Running and Walking with Your Dog - Summer Edition
Is your dog your motivation for getting out of bed in the morning? Are you thinking about starting to run or fitness walk with your dog but not sure if you’ll hurt him, how far she can run, what equipment you will need? Here are some things to consider when running or walking with your dog.
Please note that I am not a veterinarian so please talk to yours if you have any concerns or want professional advice. This is information based on my experience running with my dog Jake, my 4 year old rescue puggle mix. I've provided links below to things I use with my dog. I have no affiliation to these companies and if you have other recommendations, I would love to hear them!
To Leash or Not to Leash
If you are in an area that allows it, and your dog won’t run mindlessly away chasing rabbits and squirrels like mine, then maybe you can run without a leash. I have to keep Jake leashed. With ChiRunning and ChiWalking, balanced arm swing is very important not only for efficiency but also to prevent injury. If you hold a leash in your hand, your form will likely become unbalanced, and over time could lead to injury. I highly recommend a hands free leash. This is the one I use.
I am very envious of those people who have pups that run gently beside them. Jake does not, although my training attempts continue. Picture the scene in The Grinch where the little tiny dog is trying to pull the great big sled. That dog is Jake and I’m the sled he is trying to pull. He is also a reactive dog and can at any time dart off in pursuit of a falling leaf, bird, or chipmunk. Pulling is great if you are running up a big hill and your dog is running up the hill with you. Not so great if you are running uphill and your dog is chasing something down the hill.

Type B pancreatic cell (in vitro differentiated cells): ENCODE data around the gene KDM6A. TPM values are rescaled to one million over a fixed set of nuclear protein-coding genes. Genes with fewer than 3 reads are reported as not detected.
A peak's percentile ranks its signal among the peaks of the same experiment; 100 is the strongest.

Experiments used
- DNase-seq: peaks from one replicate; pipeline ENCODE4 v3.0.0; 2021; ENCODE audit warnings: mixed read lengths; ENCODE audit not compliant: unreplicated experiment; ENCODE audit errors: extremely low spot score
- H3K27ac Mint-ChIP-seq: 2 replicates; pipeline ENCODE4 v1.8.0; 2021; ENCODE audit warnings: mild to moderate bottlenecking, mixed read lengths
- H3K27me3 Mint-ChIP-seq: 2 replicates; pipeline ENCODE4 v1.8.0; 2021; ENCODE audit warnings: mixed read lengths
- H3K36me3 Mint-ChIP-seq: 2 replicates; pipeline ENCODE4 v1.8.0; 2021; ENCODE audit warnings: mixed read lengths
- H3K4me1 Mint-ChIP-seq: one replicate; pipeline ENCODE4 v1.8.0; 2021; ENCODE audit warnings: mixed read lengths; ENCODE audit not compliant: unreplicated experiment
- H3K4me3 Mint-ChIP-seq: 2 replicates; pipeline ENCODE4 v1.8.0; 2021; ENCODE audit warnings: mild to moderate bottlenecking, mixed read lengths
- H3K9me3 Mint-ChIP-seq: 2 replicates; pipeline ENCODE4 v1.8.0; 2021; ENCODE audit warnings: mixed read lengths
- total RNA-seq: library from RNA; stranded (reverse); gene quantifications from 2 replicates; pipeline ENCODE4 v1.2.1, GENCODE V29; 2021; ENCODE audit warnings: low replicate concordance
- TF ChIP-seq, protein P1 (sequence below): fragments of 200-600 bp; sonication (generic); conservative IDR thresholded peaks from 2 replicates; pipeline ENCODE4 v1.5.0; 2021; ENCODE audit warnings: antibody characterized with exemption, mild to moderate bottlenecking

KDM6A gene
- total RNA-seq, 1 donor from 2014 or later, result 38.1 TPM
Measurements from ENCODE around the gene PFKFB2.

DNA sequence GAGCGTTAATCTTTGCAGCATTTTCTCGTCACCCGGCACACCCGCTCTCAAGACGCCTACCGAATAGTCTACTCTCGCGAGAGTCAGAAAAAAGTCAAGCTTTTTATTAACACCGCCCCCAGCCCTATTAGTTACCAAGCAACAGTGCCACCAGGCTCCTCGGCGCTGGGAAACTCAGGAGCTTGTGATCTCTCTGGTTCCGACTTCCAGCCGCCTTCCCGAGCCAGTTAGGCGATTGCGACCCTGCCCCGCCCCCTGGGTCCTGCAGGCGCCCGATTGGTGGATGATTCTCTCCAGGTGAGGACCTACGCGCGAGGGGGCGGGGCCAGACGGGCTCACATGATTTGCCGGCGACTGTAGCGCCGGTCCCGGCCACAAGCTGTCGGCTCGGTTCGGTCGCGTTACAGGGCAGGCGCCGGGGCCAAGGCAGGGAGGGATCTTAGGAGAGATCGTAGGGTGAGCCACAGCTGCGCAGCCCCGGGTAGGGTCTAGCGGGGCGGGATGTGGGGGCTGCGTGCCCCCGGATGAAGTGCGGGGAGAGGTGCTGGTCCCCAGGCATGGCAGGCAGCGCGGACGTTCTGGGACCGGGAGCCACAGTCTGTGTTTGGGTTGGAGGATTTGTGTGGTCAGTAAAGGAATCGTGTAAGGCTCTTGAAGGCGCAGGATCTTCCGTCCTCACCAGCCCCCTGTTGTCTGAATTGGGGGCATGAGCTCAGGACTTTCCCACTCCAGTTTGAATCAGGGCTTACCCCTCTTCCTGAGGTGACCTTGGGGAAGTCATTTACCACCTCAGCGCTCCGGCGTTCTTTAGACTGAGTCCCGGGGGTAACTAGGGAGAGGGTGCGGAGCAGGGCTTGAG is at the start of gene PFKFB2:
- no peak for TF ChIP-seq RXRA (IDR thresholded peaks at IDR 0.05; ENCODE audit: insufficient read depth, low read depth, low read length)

I spend a lot of time working with my dog to teach him not to pull, however I don’t have a magic answer. Using a gentle leader is incredibly helpful. I have to use this type of harness because Jake, being a puggle, has a thick neck and little nose and those nose leaders slip right off his head. If you do use a nose leader, allow your dog some time to get used to it.
If your dog is a puller know this - in order to really work on your running form, you will have to spend some time running without your dog. You can blame me when you leave Spot yelping at the door to go with you. Here is what I recommend. Go out for the first half of your run and then circle back and pick up your pup for the second half of your run. Jake has an injured leg and cannot run at this point so I go out for my run and then do my cool down walk with him.
In the summer or hotter climates be aware of the hot pavement. Test the pavement, if the pavement is too hot for your hand then it is too hot for your dog’s paws. I go out early or late in the day when the road is not so hot or head for the trails.
Always bring water for you and your dog. I wear this water belt and fold up a paper bowl which fits nicely into the pocket along with my cell phone. Then every mile I stop and give Jake a small drink from the bowl. I’ve made the mistake of giving him to much at once only to watch him vomit it back up. Also, a reminder for you to take a swallow of water every 10 minutes while on your run on hot days. It is better to take those swallows more often than wait too long and gulp down water, your stomach and body will thank you.
Enjoy your run with your dog and don’t try to set a personal record while out on your run. You will likely be stopping and starting more as your dog wants to sniff or pee or do doggy things. Let them. Also remember that just as you need to build up speed and distance, so does your dog. They will run right along with you because you are their world but it may not be good for them. Gradual progress is always best for both of you!
Do you have more helpful tips to share? I'd love to hear them! Email me at email@example.com or share on my Facebook page.
Walk smart. Run Happy. Breathe easy. You got this!